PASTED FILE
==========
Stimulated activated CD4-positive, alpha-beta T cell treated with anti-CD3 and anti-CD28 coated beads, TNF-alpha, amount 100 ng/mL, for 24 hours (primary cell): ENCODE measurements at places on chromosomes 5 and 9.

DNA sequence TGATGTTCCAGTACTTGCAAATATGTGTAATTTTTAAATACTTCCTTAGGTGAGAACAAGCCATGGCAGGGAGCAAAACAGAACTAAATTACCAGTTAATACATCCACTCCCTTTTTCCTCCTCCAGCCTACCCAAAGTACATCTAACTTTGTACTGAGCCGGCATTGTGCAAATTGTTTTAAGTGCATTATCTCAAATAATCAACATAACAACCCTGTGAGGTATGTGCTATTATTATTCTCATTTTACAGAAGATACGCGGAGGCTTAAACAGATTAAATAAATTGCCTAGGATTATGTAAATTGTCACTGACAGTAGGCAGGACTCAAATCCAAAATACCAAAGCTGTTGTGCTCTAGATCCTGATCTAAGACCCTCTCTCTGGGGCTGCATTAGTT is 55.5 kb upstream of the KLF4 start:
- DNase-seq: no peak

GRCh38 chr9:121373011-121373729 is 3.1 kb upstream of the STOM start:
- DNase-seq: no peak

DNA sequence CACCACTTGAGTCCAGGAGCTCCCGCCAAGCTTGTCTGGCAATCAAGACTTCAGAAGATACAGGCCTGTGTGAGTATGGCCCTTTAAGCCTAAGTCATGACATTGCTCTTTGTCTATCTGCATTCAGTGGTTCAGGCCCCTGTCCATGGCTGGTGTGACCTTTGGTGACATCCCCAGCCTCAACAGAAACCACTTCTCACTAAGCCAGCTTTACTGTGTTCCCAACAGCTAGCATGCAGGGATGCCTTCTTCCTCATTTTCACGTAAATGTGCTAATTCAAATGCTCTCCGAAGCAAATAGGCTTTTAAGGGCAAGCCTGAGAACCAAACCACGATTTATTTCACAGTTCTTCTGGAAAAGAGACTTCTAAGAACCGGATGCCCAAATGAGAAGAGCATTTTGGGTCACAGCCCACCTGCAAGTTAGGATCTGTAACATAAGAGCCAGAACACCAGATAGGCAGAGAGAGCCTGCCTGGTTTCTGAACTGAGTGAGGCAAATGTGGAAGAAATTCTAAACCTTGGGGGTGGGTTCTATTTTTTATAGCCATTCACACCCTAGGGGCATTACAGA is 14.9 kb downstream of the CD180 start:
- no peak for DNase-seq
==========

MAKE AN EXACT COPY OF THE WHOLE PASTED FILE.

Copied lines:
Stimulated activated CD4-positive, alpha-beta T cell treated with anti-CD3 and anti-CD28 coated beads, TNF-alpha, amount 100 ng/mL, for 24 hours (primary cell): ENCODE measurements at places on chromosomes 5 and 9.

DNA sequence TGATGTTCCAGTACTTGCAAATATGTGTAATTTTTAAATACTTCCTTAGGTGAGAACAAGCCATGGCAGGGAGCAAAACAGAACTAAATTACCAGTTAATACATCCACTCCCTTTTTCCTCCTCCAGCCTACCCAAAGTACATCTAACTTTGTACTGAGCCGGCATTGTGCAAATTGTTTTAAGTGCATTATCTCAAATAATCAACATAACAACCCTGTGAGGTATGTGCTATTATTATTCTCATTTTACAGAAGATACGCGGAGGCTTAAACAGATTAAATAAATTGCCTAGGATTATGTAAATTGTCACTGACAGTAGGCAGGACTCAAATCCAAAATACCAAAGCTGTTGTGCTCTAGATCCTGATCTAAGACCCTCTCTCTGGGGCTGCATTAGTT is 55.5 kb upstream of the KLF4 start:
- DNase-seq: no peak

GRCh38 chr9:121373011-121373729 is 3.1 kb upstream of the STOM start:
- DNase-seq: no peak

DNA sequence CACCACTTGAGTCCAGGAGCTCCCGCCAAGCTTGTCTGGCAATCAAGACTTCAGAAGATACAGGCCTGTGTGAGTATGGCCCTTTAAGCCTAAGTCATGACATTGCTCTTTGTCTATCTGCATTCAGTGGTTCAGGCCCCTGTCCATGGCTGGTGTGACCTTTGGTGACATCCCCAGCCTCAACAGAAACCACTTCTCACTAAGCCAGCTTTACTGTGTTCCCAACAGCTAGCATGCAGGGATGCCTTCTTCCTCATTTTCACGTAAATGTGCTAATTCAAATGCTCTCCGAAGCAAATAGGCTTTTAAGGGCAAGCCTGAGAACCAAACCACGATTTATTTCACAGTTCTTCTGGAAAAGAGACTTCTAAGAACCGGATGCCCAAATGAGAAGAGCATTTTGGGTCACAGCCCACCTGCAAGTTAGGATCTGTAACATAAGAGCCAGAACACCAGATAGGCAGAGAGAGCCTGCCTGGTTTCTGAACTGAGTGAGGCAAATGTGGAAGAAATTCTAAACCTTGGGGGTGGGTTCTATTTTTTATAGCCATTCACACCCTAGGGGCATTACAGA is 14.9 kb downstream of the CD180 start:
- no peak for DNase-seq